Theo Hicks: How did you meet your business partner?

Alexander Cruz: Good question. Also a little by chance. So taking one step back again to the beginning… When I was in the admin role, I wasn’t good at it, but I worked hard and I maintained the relationship with my broker. So she’s the one that about two years later or whatever it was, that introduced me to Craig… Because I maintain a good relationship with her even though at that time I was no longer working for her; I was an agent in her office and she said, “Hey, I’ve got a guy coming in. I want you to meet him.” She had known him for years and she said, “I think you guys will work well together. I want you guys just to meet and talk and see what happens.”

And then over seven years, we became business partners, and depending on the day, our relationship can vary from best friend, to father-son, to business partner, and everything in between. But we have a really good relationship and it was all because of that introduction.

Theo Hicks: If you don’t mind diving deeper into that… So he obviously was doing his thing and you’re doing your thing, you guys came together, how did you decide how to structure the partnership in regards to compensation, and roles or responsibilities and things like that?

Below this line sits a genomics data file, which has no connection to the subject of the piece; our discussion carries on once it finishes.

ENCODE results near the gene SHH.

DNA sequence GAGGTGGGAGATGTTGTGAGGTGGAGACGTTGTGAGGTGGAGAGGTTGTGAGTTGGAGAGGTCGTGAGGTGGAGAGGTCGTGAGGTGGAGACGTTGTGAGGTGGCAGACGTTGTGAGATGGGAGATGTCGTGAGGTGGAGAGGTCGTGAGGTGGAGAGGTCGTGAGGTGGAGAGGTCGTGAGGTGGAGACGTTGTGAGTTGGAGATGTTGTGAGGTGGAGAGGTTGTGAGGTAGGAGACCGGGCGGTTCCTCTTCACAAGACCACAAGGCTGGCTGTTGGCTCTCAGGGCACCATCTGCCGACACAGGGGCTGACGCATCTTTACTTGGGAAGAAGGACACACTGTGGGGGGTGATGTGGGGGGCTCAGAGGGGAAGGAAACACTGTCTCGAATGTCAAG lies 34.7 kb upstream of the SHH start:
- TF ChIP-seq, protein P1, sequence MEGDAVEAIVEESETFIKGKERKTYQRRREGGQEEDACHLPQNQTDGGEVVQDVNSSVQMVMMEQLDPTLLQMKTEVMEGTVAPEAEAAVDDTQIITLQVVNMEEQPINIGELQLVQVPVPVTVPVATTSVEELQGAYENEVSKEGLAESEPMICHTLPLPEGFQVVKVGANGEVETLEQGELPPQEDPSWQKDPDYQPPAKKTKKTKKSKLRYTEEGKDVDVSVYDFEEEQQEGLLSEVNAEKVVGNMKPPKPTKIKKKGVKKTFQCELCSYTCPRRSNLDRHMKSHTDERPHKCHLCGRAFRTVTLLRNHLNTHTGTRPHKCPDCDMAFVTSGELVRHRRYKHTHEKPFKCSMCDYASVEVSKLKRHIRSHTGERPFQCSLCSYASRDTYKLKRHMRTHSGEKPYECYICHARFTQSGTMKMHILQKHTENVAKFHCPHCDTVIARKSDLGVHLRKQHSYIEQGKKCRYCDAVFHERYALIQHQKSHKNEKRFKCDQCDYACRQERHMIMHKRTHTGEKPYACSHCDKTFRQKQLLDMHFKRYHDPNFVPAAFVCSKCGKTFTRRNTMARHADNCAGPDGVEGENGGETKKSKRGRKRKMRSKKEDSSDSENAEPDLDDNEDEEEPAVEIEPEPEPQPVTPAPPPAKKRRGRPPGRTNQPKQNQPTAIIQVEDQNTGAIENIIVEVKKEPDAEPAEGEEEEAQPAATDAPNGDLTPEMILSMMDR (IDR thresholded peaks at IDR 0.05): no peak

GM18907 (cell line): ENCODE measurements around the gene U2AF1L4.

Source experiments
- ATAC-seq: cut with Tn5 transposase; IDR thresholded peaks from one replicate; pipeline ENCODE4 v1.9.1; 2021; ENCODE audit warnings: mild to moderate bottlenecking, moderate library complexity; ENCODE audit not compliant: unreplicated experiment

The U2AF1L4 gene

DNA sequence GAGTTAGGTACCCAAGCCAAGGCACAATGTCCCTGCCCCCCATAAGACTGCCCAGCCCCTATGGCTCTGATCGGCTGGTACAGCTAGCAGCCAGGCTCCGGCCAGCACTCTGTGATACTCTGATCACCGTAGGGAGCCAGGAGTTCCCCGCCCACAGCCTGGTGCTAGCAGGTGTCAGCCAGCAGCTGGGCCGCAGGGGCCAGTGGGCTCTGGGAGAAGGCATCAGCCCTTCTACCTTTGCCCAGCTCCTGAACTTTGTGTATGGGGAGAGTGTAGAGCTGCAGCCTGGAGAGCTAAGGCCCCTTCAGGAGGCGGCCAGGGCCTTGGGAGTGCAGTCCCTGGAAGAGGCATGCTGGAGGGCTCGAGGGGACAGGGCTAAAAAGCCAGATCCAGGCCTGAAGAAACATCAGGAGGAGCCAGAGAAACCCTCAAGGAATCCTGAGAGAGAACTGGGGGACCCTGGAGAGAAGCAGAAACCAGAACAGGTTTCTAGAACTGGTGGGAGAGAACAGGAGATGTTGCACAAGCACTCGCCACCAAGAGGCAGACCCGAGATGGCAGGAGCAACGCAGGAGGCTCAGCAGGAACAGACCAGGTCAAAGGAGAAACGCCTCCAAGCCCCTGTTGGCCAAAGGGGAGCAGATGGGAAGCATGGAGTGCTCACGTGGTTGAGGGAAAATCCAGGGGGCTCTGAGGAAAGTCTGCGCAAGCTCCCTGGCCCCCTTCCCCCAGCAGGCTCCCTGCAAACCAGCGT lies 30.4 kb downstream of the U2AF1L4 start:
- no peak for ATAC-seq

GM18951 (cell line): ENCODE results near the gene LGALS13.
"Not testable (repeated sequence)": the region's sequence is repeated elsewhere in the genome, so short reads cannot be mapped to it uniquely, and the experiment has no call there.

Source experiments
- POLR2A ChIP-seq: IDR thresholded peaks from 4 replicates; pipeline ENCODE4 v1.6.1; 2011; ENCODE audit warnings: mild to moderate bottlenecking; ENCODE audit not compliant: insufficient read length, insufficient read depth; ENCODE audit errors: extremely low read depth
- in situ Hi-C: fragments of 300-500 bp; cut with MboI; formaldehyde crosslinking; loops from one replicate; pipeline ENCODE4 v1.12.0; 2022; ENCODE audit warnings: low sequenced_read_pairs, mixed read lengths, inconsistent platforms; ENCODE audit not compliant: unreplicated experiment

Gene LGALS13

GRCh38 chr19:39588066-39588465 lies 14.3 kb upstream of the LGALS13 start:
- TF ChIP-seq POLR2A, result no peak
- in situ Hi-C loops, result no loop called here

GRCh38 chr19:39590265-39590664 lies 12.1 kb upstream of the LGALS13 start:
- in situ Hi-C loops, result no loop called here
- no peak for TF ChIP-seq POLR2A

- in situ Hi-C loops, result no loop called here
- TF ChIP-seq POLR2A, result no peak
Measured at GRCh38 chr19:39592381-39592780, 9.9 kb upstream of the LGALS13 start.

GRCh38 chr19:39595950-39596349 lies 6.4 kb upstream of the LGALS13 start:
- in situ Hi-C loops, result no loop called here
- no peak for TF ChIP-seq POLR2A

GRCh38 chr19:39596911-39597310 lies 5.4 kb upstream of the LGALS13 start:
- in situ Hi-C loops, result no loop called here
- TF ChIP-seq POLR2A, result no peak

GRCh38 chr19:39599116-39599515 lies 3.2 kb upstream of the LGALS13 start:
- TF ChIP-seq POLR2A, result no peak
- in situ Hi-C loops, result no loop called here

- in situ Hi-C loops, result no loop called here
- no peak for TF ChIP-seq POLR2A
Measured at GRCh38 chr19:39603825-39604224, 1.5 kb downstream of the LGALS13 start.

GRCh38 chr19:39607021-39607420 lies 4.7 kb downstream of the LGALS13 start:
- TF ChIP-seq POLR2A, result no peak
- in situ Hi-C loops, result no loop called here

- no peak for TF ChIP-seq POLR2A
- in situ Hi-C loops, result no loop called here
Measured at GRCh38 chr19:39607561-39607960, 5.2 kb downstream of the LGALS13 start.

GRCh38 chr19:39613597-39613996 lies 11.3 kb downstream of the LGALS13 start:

Alexander Cruz: Yeah, I would compare it to — not to sound weird, but let’s compare it to dating. So we didn’t go straight to a marriage. So in the beginning, our relationship was almost exclusively like agent and investor. Although we were working very closely together, I would get paid a commission when we would buy something and sell something. That’s how it started. So eventually it evolved, and we quickly figured out which of us was good at what. Again he’s a little bit older than I am, so he already had a pretty good base knowledge, but needed boots on the ground. We really had to hit the streets and find homes, and deal with contractors, and just do all the stuff that happens along the way. I was doing more of, I’ll say, that kind of heavy lifting, and I was the front-facing person, so I would deal with customers, agents etc, and he was more on the back end, building the business. So it was relatively easy for us to kind of define the roles, and then from there it just grew into a partnership, and we re-arranged pay and ownership and everything like that at the time.